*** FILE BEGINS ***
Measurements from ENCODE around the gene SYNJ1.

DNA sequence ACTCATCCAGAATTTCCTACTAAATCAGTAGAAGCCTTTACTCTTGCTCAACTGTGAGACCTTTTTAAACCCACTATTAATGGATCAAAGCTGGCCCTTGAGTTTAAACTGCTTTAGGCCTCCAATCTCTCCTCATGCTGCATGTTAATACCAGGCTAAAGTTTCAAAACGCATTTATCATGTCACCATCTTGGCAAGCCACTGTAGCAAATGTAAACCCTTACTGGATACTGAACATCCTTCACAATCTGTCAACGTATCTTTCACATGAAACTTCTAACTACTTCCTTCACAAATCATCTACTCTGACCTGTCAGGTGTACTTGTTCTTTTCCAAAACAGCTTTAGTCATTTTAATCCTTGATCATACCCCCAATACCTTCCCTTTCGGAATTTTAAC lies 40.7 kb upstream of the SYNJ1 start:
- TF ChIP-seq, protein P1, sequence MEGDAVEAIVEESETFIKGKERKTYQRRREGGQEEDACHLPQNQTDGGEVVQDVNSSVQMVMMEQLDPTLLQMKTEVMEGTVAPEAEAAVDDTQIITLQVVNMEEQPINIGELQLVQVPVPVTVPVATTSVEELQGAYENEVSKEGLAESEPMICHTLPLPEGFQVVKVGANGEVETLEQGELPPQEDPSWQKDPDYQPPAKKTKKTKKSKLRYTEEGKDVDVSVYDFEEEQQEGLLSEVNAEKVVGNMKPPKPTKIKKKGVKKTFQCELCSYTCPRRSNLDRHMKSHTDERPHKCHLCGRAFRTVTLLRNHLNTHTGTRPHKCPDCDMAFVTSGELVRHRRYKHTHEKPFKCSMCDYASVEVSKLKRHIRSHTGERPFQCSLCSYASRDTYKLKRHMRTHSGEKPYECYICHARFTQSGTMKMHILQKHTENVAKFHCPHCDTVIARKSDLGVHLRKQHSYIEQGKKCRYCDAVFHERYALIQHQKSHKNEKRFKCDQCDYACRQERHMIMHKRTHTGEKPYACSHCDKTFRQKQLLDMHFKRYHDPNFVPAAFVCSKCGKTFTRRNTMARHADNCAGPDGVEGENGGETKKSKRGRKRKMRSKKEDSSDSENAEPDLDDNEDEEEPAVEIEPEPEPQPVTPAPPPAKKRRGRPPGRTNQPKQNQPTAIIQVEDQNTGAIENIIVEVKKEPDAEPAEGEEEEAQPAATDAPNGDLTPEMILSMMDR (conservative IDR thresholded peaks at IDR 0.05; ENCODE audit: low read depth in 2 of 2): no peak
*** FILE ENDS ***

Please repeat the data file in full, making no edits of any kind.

Measurements from ENCODE around the gene SYNJ1.

DNA sequence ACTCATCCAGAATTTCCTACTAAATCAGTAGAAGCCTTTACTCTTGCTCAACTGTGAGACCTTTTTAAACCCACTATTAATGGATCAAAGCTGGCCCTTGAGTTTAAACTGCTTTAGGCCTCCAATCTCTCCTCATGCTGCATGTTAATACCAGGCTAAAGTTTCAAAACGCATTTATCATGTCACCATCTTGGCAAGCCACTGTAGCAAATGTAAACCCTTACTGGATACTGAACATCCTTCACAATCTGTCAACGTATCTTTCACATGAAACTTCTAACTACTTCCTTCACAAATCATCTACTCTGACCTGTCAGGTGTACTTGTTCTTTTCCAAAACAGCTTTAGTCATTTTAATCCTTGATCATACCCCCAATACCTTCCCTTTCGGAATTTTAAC lies 40.7 kb upstream of the SYNJ1 start:
- TF ChIP-seq, protein P1, sequence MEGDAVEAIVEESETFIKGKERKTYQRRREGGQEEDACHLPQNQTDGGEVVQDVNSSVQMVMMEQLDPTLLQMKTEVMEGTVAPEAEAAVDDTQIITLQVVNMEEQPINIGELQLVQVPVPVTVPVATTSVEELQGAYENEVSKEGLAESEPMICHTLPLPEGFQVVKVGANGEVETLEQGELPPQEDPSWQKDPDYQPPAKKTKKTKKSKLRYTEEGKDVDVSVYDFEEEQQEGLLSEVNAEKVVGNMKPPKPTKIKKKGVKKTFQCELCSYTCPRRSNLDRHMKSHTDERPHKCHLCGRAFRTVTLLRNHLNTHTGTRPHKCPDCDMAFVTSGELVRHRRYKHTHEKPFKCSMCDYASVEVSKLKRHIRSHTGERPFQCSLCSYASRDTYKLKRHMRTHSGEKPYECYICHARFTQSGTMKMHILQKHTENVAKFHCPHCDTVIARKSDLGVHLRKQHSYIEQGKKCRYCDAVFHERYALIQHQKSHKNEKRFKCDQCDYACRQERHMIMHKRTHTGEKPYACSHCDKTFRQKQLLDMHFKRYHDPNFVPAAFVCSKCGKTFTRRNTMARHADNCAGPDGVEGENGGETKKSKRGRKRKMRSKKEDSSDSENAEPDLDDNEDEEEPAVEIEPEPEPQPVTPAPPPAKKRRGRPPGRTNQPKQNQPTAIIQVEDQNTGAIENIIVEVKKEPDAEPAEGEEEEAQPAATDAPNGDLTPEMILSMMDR (conservative IDR thresholded peaks at IDR 0.05; ENCODE audit: low read depth in 2 of 2): no peak